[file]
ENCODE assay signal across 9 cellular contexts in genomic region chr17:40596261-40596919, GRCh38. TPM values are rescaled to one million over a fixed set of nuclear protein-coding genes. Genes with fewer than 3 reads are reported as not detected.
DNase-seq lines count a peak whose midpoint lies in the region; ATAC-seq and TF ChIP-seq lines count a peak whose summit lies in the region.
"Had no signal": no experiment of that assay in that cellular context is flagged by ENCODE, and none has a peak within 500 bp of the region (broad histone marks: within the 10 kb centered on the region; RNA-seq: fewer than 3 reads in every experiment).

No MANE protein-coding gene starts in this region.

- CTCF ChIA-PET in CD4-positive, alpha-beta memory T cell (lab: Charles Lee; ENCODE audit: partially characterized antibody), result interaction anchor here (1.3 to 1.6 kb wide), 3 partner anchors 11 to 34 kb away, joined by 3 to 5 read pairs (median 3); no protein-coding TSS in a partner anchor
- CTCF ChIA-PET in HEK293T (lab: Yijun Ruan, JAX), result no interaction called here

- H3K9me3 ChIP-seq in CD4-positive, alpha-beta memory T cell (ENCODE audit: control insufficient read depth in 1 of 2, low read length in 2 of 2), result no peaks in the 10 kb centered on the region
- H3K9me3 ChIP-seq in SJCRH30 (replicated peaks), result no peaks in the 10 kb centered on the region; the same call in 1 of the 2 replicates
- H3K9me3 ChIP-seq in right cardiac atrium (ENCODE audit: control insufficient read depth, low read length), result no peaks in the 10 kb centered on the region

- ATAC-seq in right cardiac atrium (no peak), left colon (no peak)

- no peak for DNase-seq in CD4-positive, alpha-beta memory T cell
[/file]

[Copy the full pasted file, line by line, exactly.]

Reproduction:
ENCODE assay signal across 9 cellular contexts in genomic region chr17:40596261-40596919, GRCh38. TPM values are rescaled to one million over a fixed set of nuclear protein-coding genes. Genes with fewer than 3 reads are reported as not detected.
DNase-seq lines count a peak whose midpoint lies in the region; ATAC-seq and TF ChIP-seq lines count a peak whose summit lies in the region.
"Had no signal": no experiment of that assay in that cellular context is flagged by ENCODE, and none has a peak within 500 bp of the region (broad histone marks: within the 10 kb centered on the region; RNA-seq: fewer than 3 reads in every experiment).

No MANE protein-coding gene starts in this region.

- CTCF ChIA-PET in CD4-positive, alpha-beta memory T cell (lab: Charles Lee; ENCODE audit: partially characterized antibody), result interaction anchor here (1.3 to 1.6 kb wide), 3 partner anchors 11 to 34 kb away, joined by 3 to 5 read pairs (median 3); no protein-coding TSS in a partner anchor
- CTCF ChIA-PET in HEK293T (lab: Yijun Ruan, JAX), result no interaction called here

- H3K9me3 ChIP-seq in CD4-positive, alpha-beta memory T cell (ENCODE audit: control insufficient read depth in 1 of 2, low read length in 2 of 2), result no peaks in the 10 kb centered on the region
- H3K9me3 ChIP-seq in SJCRH30 (replicated peaks), result no peaks in the 10 kb centered on the region; the same call in 1 of the 2 replicates
- H3K9me3 ChIP-seq in right cardiac atrium (ENCODE audit: control insufficient read depth, low read length), result no peaks in the 10 kb centered on the region

- ATAC-seq in right cardiac atrium (no peak), left colon (no peak)

- no peak for DNase-seq in CD4-positive, alpha-beta memory T cell